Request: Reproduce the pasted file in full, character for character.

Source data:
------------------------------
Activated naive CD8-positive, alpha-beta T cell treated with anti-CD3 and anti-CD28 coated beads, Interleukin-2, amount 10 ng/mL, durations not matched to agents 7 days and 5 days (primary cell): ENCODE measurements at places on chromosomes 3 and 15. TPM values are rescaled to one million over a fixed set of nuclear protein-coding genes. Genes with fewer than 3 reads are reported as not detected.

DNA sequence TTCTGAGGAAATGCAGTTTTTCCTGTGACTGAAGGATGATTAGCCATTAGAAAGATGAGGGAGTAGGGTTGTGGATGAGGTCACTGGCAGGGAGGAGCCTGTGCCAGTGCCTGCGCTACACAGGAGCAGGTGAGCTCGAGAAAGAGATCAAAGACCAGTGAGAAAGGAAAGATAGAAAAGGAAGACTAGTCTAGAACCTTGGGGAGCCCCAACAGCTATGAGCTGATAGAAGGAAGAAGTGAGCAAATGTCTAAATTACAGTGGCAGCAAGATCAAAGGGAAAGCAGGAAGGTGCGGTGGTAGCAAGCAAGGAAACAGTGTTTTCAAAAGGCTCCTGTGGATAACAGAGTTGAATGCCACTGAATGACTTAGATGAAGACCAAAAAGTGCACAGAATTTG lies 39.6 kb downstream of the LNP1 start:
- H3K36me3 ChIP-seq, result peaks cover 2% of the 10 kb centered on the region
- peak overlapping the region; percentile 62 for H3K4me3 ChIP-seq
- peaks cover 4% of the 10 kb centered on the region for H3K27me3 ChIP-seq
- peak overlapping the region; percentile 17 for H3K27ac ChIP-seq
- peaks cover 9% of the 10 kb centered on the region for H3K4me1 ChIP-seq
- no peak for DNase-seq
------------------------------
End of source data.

Activated naive CD8-positive, alpha-beta T cell treated with anti-CD3 and anti-CD28 coated beads, Interleukin-2, amount 10 ng/mL, durations not matched to agents 7 days and 5 days (primary cell): ENCODE measurements at places on chromosomes 3 and 15. TPM values are rescaled to one million over a fixed set of nuclear protein-coding genes. Genes with fewer than 3 reads are reported as not detected.

DNA sequence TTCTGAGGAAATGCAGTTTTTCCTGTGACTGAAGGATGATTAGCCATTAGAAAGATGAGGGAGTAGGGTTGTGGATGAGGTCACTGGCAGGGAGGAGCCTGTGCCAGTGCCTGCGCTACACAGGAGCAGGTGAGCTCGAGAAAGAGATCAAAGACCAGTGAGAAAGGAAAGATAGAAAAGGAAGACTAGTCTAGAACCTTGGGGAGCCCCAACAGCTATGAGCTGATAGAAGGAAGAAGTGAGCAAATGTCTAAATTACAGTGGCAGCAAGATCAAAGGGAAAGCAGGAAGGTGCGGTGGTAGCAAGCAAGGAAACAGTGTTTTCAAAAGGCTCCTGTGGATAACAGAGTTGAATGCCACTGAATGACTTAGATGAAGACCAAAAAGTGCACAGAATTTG lies 39.6 kb downstream of the LNP1 start:
- H3K36me3 ChIP-seq, result peaks cover 2% of the 10 kb centered on the region
- peak overlapping the region; percentile 62 for H3K4me3 ChIP-seq
- peaks cover 4% of the 10 kb centered on the region for H3K27me3 ChIP-seq
- peak overlapping the region; percentile 17 for H3K27ac ChIP-seq
- peaks cover 9% of the 10 kb centered on the region for H3K4me1 ChIP-seq
- no peak for DNase-seq